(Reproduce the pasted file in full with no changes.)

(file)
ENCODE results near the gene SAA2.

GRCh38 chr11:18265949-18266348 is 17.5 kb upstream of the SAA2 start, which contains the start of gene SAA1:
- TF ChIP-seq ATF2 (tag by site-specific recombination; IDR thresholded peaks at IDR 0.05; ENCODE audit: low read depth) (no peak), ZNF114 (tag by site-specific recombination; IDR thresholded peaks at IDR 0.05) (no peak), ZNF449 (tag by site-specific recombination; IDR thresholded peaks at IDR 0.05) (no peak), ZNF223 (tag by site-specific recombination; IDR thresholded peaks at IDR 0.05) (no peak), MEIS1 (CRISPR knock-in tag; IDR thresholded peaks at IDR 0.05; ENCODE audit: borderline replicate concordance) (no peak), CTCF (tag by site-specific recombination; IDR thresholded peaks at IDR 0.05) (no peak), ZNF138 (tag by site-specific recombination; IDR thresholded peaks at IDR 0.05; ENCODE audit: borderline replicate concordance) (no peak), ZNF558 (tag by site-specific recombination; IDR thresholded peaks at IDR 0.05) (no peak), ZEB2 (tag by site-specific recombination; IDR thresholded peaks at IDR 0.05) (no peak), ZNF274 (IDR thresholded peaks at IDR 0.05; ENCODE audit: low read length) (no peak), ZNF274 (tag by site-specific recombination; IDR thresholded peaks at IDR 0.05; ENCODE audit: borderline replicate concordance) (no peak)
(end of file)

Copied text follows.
ENCODE results near the gene SAA2.

GRCh38 chr11:18265949-18266348 is 17.5 kb upstream of the SAA2 start, which contains the start of gene SAA1:
- TF ChIP-seq ATF2 (tag by site-specific recombination; IDR thresholded peaks at IDR 0.05; ENCODE audit: low read depth) (no peak), ZNF114 (tag by site-specific recombination; IDR thresholded peaks at IDR 0.05) (no peak), ZNF449 (tag by site-specific recombination; IDR thresholded peaks at IDR 0.05) (no peak), ZNF223 (tag by site-specific recombination; IDR thresholded peaks at IDR 0.05) (no peak), MEIS1 (CRISPR knock-in tag; IDR thresholded peaks at IDR 0.05; ENCODE audit: borderline replicate concordance) (no peak), CTCF (tag by site-specific recombination; IDR thresholded peaks at IDR 0.05) (no peak), ZNF138 (tag by site-specific recombination; IDR thresholded peaks at IDR 0.05; ENCODE audit: borderline replicate concordance) (no peak), ZNF558 (tag by site-specific recombination; IDR thresholded peaks at IDR 0.05) (no peak), ZEB2 (tag by site-specific recombination; IDR thresholded peaks at IDR 0.05) (no peak), ZNF274 (IDR thresholded peaks at IDR 0.05; ENCODE audit: low read length) (no peak), ZNF274 (tag by site-specific recombination; IDR thresholded peaks at IDR 0.05; ENCODE audit: borderline replicate concordance) (no peak)